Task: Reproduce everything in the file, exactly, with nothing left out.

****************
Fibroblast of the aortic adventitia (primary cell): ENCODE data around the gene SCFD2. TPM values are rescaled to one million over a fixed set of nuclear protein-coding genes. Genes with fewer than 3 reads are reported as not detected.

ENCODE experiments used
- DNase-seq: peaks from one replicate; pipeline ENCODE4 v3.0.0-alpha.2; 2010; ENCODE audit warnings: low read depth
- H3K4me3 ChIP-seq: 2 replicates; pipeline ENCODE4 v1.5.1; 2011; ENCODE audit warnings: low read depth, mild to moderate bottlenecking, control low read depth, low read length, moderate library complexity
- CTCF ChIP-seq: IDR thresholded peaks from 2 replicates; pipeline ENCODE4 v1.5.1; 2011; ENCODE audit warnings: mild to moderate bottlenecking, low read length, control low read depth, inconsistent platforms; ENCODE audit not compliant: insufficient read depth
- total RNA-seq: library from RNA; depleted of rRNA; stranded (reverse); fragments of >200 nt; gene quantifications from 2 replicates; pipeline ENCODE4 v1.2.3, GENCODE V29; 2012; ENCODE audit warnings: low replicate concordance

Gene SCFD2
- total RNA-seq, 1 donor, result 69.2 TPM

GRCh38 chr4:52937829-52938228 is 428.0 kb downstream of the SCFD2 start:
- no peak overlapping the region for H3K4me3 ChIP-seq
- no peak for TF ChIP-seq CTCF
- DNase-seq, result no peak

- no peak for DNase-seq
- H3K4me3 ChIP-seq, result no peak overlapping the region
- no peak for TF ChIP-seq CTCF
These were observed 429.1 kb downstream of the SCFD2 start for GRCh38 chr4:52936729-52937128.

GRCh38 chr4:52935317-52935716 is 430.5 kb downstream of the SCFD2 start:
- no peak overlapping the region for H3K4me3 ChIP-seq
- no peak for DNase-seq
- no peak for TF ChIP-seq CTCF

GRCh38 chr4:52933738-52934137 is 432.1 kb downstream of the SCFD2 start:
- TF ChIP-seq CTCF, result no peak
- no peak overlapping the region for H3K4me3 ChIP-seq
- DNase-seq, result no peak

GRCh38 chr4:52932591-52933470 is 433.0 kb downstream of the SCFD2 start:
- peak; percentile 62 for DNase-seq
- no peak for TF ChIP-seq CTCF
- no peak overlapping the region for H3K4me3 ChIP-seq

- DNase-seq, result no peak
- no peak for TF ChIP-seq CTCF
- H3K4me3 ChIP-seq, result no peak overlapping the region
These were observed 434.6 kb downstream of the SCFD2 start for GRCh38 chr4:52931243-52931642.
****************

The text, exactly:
Fibroblast of the aortic adventitia (primary cell): ENCODE data around the gene SCFD2. TPM values are rescaled to one million over a fixed set of nuclear protein-coding genes. Genes with fewer than 3 reads are reported as not detected.

ENCODE experiments used
- DNase-seq: peaks from one replicate; pipeline ENCODE4 v3.0.0-alpha.2; 2010; ENCODE audit warnings: low read depth
- H3K4me3 ChIP-seq: 2 replicates; pipeline ENCODE4 v1.5.1; 2011; ENCODE audit warnings: low read depth, mild to moderate bottlenecking, control low read depth, low read length, moderate library complexity
- CTCF ChIP-seq: IDR thresholded peaks from 2 replicates; pipeline ENCODE4 v1.5.1; 2011; ENCODE audit warnings: mild to moderate bottlenecking, low read length, control low read depth, inconsistent platforms; ENCODE audit not compliant: insufficient read depth
- total RNA-seq: library from RNA; depleted of rRNA; stranded (reverse); fragments of >200 nt; gene quantifications from 2 replicates; pipeline ENCODE4 v1.2.3, GENCODE V29; 2012; ENCODE audit warnings: low replicate concordance

Gene SCFD2
- total RNA-seq, 1 donor, result 69.2 TPM

GRCh38 chr4:52937829-52938228 is 428.0 kb downstream of the SCFD2 start:
- no peak overlapping the region for H3K4me3 ChIP-seq
- no peak for TF ChIP-seq CTCF
- DNase-seq, result no peak

- no peak for DNase-seq
- H3K4me3 ChIP-seq, result no peak overlapping the region
- no peak for TF ChIP-seq CTCF
These were observed 429.1 kb downstream of the SCFD2 start for GRCh38 chr4:52936729-52937128.

GRCh38 chr4:52935317-52935716 is 430.5 kb downstream of the SCFD2 start:
- no peak overlapping the region for H3K4me3 ChIP-seq
- no peak for DNase-seq
- no peak for TF ChIP-seq CTCF

GRCh38 chr4:52933738-52934137 is 432.1 kb downstream of the SCFD2 start:
- TF ChIP-seq CTCF, result no peak
- no peak overlapping the region for H3K4me3 ChIP-seq
- DNase-seq, result no peak

GRCh38 chr4:52932591-52933470 is 433.0 kb downstream of the SCFD2 start:
- peak; percentile 62 for DNase-seq
- no peak for TF ChIP-seq CTCF
- no peak overlapping the region for H3K4me3 ChIP-seq

- DNase-seq, result no peak
- no peak for TF ChIP-seq CTCF
- H3K4me3 ChIP-seq, result no peak overlapping the region
These were observed 434.6 kb downstream of the SCFD2 start for GRCh38 chr4:52931243-52931642.